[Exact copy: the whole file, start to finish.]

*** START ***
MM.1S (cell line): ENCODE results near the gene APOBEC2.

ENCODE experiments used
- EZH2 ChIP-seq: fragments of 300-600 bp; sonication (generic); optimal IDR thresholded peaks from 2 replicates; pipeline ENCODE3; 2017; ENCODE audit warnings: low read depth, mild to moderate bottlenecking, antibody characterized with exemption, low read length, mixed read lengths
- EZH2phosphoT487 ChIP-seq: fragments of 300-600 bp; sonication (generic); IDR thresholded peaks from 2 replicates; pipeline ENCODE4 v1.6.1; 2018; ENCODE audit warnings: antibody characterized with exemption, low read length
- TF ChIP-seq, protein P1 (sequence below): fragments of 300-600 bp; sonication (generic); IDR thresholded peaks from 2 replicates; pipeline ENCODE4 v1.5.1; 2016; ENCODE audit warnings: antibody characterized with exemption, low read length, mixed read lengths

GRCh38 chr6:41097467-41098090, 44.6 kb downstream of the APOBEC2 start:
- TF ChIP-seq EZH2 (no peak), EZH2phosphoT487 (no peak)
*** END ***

MM.1S (cell line): ENCODE results near the gene APOBEC2.

ENCODE experiments used
- EZH2 ChIP-seq: fragments of 300-600 bp; sonication (generic); optimal IDR thresholded peaks from 2 replicates; pipeline ENCODE3; 2017; ENCODE audit warnings: low read depth, mild to moderate bottlenecking, antibody characterized with exemption, low read length, mixed read lengths
- EZH2phosphoT487 ChIP-seq: fragments of 300-600 bp; sonication (generic); IDR thresholded peaks from 2 replicates; pipeline ENCODE4 v1.6.1; 2018; ENCODE audit warnings: antibody characterized with exemption, low read length
- TF ChIP-seq, protein P1 (sequence below): fragments of 300-600 bp; sonication (generic); IDR thresholded peaks from 2 replicates; pipeline ENCODE4 v1.5.1; 2016; ENCODE audit warnings: antibody characterized with exemption, low read length, mixed read lengths

GRCh38 chr6:41097467-41098090, 44.6 kb downstream of the APOBEC2 start:
- TF ChIP-seq EZH2 (no peak), EZH2phosphoT487 (no peak)